The Hudson River Estuary is home to tidal wetlands from the Troy Dam to Battery Park in New York City. Wetlands play a vital role in protecting habitats for fish and other wildlife, improving water quality, and creating a buffer for storm surges and floodwaters. Wetlands are subject to environmental changes, just like every other ecosystem, but the vital role they play in stabilizing other ecosystems make it very important to understand how they work and how they are affected by human impact.
Tidal wetlands play an additional role in recycling the chemicals and nutrients that all life requires in order to live. During tidal exchange (the ebb and flood of tides that exchanges old water for new), these wetlands alter their concentrations of particles as part of nutrient cycling.
There's a lot of other information available, so we recommend you look over the data files and this nitrogen reading.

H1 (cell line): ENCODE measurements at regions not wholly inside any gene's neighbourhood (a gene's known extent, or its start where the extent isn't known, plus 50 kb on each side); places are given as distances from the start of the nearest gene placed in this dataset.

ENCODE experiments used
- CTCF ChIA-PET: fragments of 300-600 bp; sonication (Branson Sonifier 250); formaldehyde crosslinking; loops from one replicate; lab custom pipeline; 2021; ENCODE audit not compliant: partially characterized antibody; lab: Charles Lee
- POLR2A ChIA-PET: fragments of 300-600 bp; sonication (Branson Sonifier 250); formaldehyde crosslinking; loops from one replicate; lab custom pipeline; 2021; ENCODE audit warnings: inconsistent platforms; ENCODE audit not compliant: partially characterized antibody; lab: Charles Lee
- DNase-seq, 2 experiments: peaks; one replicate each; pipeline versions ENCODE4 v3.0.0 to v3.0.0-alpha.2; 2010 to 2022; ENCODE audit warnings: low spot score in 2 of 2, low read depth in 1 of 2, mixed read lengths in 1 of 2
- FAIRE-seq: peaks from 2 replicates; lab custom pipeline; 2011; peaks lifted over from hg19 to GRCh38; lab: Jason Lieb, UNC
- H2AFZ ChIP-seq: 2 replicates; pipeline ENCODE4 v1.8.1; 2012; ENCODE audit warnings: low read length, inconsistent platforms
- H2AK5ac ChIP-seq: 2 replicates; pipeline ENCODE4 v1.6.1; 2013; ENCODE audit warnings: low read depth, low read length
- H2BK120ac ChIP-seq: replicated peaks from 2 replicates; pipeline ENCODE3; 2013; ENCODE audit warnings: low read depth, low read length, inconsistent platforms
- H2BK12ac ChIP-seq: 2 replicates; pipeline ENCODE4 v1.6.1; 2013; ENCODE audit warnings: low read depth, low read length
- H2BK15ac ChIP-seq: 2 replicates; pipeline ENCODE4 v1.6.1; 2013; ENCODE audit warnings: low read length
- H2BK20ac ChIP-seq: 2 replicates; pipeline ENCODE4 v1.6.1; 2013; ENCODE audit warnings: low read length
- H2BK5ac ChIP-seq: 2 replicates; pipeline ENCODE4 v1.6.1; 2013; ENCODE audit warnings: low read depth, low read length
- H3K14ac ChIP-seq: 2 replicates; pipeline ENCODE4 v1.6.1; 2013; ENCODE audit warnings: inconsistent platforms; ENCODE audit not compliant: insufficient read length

Data Sampling & Compilation
Data provided for use:
- Vegetation types at four Hudson River wetlands: Iona marsh, Roger's Point, Vanderburgh Cove, and Athens South.
- Dissolved oxygen (DO) at the Vanderburgh Cove marsh over one week. Vanderburgh Cove was the site with the most submerged aquatic vegetation (SAV) of all the sites sampled in this study.
- Dissolved oxygen (DO) at Athens South marsh. This site had low levels of submerged aquatic vegetation (SAV).
- Nitrate-nitrogen (NO3-N) data for Iona marsh. This site had high levels of graminoid vegetation.
- Nitrate-nitrogen (NO3-N) data for Roger's Point. This site had low levels of graminoid vegetation.
Data Source: Stuart Findlay, Cary Institute of Ecosystem Studies. Data were published in Findlay & Fischer. 2013. Ecosystem attributes related to tidal wetland effects on water quality. Ecology, 94(1): 117-125.